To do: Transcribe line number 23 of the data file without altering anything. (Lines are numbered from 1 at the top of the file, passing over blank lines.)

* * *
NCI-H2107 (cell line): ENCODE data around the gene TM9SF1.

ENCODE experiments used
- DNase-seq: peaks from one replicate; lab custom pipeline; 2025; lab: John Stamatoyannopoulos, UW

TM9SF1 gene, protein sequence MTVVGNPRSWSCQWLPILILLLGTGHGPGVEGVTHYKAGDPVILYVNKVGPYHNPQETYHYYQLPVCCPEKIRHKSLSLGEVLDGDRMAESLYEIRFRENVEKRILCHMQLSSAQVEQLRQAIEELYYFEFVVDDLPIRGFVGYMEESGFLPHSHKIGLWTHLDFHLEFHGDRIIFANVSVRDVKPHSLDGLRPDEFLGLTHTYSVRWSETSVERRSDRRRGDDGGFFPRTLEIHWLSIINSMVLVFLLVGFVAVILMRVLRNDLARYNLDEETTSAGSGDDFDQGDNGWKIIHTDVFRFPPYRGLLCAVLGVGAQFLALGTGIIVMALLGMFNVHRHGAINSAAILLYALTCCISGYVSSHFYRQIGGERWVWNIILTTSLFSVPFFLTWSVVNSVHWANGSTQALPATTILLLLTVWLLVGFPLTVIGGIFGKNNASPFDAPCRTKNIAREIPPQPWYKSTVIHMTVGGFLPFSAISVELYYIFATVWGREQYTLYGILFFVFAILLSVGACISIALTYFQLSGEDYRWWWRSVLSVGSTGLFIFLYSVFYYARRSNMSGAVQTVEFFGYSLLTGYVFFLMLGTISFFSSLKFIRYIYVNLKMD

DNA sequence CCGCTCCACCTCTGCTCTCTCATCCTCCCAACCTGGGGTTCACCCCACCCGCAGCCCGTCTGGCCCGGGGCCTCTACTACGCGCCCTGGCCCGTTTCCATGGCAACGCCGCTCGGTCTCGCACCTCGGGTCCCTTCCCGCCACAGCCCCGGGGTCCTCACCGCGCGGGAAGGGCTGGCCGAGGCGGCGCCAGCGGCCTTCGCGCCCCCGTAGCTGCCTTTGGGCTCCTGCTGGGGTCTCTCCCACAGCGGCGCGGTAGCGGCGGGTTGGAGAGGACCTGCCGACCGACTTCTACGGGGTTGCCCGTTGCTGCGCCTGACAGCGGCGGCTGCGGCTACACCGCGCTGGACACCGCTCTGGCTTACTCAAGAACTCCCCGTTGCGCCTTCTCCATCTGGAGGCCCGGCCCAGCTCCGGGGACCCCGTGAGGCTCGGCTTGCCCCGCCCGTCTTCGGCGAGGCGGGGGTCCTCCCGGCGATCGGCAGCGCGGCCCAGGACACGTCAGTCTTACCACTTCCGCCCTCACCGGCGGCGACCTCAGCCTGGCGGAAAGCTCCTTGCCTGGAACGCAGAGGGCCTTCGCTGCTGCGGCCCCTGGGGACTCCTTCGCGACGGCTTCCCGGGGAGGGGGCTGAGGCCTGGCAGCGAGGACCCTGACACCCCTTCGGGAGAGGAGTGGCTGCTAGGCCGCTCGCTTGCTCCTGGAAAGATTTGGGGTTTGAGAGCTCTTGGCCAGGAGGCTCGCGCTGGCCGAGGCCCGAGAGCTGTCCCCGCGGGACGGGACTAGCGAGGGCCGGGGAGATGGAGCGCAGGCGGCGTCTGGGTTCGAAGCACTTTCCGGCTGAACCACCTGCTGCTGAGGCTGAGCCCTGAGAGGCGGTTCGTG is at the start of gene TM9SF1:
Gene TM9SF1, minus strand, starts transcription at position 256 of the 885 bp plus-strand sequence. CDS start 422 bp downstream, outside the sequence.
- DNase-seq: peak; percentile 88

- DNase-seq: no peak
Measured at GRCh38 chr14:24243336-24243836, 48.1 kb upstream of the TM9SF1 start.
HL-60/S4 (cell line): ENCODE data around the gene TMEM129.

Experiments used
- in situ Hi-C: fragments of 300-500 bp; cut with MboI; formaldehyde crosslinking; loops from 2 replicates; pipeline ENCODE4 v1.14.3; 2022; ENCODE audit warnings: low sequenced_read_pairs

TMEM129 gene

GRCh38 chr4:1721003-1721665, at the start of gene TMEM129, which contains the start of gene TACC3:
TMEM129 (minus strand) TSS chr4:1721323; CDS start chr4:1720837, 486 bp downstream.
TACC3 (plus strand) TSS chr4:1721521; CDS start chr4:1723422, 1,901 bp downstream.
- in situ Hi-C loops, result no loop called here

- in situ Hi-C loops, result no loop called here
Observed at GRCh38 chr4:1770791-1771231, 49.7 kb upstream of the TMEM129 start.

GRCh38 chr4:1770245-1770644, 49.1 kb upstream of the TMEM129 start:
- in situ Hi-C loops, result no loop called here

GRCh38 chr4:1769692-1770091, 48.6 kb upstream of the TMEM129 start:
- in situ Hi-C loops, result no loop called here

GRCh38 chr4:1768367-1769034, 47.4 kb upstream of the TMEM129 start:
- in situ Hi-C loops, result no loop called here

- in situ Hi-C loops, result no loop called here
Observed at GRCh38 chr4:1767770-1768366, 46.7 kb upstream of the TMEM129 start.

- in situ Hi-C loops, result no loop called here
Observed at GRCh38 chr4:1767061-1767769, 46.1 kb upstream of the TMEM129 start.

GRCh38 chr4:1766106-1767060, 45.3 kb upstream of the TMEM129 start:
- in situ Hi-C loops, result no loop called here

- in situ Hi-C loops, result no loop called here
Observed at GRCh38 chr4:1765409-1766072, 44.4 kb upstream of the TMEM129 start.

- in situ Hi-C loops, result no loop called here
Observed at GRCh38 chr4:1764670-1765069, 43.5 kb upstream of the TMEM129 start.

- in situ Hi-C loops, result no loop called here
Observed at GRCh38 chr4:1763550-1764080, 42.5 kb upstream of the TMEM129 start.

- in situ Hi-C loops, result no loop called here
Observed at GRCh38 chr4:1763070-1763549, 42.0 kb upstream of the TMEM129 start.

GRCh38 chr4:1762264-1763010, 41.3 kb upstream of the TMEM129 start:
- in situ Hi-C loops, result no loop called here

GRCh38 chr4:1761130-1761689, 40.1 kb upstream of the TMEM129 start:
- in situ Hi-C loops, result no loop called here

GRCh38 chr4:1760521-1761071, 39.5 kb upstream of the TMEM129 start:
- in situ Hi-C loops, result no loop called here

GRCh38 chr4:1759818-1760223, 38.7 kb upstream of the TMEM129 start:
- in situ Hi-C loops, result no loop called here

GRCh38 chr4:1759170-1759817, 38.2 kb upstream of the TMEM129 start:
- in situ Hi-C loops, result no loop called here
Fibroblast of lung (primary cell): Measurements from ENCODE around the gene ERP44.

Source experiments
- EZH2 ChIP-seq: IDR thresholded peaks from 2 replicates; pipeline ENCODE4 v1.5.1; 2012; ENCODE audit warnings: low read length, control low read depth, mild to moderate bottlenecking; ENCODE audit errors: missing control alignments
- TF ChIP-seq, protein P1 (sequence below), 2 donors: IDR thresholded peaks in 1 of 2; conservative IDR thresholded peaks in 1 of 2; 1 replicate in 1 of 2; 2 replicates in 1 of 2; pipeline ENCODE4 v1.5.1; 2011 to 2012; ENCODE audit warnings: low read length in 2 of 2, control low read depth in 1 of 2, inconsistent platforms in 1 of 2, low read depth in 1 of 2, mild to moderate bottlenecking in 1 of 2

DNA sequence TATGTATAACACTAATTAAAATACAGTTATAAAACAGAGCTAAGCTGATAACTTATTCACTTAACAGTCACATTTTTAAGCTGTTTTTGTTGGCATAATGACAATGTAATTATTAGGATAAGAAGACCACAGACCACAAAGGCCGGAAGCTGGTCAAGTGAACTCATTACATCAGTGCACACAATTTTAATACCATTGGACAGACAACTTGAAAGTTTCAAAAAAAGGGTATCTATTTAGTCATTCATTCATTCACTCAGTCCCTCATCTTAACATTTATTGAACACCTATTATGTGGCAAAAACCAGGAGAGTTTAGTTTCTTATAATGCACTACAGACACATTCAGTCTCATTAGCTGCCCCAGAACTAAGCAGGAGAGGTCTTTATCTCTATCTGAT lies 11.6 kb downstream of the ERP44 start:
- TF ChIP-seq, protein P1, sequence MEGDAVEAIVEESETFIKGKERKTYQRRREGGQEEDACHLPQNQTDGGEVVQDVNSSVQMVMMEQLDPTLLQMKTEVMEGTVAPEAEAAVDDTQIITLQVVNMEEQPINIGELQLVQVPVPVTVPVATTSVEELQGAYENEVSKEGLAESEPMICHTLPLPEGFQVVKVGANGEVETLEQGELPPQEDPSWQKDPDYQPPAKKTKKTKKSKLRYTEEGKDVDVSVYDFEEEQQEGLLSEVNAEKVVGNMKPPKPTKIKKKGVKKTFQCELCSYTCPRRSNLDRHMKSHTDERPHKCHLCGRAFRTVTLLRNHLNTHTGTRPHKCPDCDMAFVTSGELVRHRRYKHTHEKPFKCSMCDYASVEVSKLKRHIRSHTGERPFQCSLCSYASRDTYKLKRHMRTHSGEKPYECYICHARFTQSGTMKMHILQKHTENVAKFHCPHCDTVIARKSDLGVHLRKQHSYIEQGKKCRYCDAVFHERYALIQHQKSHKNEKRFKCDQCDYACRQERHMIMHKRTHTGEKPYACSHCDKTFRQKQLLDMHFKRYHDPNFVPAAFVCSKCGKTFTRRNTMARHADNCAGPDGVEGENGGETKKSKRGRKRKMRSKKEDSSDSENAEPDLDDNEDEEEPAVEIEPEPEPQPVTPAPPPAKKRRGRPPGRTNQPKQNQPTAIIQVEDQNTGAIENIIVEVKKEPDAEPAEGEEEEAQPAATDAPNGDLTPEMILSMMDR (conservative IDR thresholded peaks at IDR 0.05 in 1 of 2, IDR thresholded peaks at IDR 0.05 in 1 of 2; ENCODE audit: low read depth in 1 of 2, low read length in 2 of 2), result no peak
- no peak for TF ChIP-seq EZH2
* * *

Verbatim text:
- in situ Hi-C loops, result no loop called here